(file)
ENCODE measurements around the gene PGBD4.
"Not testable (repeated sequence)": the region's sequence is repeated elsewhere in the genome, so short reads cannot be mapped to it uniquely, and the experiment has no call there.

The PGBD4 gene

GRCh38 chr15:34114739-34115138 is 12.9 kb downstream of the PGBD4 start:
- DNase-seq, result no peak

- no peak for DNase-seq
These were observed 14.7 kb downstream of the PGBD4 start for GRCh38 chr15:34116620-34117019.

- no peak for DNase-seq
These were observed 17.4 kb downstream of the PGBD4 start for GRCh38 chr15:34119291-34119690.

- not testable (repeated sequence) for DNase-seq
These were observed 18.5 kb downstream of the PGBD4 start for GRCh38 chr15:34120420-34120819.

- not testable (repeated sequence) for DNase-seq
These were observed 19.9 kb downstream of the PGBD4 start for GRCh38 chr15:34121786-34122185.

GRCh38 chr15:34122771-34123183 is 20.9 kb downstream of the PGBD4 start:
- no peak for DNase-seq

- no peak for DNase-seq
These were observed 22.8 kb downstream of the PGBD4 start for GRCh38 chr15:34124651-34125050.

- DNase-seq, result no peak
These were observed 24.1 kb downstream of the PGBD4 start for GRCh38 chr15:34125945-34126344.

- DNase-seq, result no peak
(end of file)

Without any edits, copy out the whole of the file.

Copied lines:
ENCODE measurements around the gene PGBD4.
"Not testable (repeated sequence)": the region's sequence is repeated elsewhere in the genome, so short reads cannot be mapped to it uniquely, and the experiment has no call there.

The PGBD4 gene

GRCh38 chr15:34114739-34115138 is 12.9 kb downstream of the PGBD4 start:
- DNase-seq, result no peak

- no peak for DNase-seq
These were observed 14.7 kb downstream of the PGBD4 start for GRCh38 chr15:34116620-34117019.

- no peak for DNase-seq
These were observed 17.4 kb downstream of the PGBD4 start for GRCh38 chr15:34119291-34119690.

- not testable (repeated sequence) for DNase-seq
These were observed 18.5 kb downstream of the PGBD4 start for GRCh38 chr15:34120420-34120819.

- not testable (repeated sequence) for DNase-seq
These were observed 19.9 kb downstream of the PGBD4 start for GRCh38 chr15:34121786-34122185.

GRCh38 chr15:34122771-34123183 is 20.9 kb downstream of the PGBD4 start:
- no peak for DNase-seq

- no peak for DNase-seq
These were observed 22.8 kb downstream of the PGBD4 start for GRCh38 chr15:34124651-34125050.

- DNase-seq, result no peak
These were observed 24.1 kb downstream of the PGBD4 start for GRCh38 chr15:34125945-34126344.

- DNase-seq, result no peak